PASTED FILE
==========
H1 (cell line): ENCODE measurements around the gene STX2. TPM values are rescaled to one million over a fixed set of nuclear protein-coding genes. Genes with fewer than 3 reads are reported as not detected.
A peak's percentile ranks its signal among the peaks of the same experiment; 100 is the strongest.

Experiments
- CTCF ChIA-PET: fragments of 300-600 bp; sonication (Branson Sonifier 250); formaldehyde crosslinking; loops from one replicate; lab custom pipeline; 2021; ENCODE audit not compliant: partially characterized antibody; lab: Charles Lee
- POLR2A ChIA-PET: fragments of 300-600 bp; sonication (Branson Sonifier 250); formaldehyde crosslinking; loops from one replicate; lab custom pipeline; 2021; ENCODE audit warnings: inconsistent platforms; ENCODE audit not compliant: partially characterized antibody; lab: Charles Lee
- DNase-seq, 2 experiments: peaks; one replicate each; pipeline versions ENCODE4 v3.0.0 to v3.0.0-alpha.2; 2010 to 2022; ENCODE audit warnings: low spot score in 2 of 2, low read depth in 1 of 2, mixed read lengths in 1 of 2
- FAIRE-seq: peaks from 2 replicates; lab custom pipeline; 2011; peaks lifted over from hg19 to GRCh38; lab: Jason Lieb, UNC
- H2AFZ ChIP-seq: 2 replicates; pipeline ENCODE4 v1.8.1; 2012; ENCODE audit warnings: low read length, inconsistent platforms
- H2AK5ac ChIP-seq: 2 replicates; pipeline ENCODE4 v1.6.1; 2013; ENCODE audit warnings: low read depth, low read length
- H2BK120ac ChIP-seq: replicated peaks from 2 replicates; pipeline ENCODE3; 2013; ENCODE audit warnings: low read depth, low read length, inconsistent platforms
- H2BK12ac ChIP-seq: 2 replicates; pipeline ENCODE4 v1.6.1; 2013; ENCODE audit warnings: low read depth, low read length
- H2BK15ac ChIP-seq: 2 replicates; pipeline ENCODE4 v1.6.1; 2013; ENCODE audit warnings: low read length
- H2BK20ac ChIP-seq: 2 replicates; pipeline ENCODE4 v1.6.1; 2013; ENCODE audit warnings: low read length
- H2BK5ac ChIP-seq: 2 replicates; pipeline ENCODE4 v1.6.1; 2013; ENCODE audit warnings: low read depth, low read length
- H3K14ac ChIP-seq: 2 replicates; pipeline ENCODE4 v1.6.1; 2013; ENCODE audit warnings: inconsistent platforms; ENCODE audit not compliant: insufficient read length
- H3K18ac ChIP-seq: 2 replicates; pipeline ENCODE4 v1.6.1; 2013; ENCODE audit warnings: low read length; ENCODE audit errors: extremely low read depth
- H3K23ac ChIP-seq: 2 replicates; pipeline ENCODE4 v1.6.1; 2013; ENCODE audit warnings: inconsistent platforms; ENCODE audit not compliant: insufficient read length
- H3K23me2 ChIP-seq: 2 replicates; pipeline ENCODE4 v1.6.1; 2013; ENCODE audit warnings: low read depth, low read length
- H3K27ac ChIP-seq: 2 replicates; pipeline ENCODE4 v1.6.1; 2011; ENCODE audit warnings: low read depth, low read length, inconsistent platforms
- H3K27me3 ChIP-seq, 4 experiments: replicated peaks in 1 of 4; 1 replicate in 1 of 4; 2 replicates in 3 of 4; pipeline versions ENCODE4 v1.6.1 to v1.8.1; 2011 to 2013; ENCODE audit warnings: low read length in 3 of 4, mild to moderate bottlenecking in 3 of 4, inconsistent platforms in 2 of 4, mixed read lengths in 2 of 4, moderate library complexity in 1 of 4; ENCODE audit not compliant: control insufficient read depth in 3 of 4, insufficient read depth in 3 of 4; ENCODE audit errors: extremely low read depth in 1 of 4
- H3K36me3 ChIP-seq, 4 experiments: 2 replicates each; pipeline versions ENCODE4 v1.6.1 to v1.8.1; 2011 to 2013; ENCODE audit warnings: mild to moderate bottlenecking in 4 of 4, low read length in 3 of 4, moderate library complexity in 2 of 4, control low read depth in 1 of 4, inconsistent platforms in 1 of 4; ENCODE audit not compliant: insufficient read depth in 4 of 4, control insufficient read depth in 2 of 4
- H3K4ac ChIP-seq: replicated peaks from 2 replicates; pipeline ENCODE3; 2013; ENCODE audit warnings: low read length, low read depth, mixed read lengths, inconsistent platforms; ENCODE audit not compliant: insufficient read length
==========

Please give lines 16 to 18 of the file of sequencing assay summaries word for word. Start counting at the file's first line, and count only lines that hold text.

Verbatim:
- H3K18ac ChIP-seq: 2 replicates; pipeline ENCODE4 v1.6.1; 2013; ENCODE audit warnings: low read length; ENCODE audit errors: extremely low read depth
- H3K23ac ChIP-seq: 2 replicates; pipeline ENCODE4 v1.6.1; 2013; ENCODE audit warnings: inconsistent platforms; ENCODE audit not compliant: insufficient read length
- H3K23me2 ChIP-seq: 2 replicates; pipeline ENCODE4 v1.6.1; 2013; ENCODE audit warnings: low read depth, low read length